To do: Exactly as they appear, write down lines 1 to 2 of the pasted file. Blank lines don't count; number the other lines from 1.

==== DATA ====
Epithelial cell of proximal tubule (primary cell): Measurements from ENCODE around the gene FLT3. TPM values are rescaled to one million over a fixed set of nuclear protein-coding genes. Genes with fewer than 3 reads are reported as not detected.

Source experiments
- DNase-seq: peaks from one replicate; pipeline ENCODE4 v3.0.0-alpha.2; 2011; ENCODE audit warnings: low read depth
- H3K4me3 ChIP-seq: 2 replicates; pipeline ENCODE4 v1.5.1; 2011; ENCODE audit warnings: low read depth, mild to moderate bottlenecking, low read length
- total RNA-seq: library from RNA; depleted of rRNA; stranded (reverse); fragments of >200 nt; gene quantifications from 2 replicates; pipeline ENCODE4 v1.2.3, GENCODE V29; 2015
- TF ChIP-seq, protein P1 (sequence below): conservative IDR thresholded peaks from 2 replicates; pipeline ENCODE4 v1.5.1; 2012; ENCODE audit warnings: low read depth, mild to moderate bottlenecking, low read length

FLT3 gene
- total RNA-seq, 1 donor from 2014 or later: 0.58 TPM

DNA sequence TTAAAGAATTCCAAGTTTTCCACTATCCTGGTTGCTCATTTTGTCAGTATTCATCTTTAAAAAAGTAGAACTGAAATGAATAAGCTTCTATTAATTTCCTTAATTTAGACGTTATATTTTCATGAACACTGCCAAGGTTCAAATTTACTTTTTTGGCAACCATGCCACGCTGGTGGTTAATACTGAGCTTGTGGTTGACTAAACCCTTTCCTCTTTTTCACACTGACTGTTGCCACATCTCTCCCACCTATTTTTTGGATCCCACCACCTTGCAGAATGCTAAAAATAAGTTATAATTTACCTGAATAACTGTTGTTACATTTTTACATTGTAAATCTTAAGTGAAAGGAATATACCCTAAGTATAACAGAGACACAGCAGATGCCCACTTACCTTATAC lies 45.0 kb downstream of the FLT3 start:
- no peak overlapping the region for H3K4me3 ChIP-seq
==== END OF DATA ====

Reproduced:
Epithelial cell of proximal tubule (primary cell): Measurements from ENCODE around the gene FLT3. TPM values are rescaled to one million over a fixed set of nuclear protein-coding genes. Genes with fewer than 3 reads are reported as not detected.

Source experiments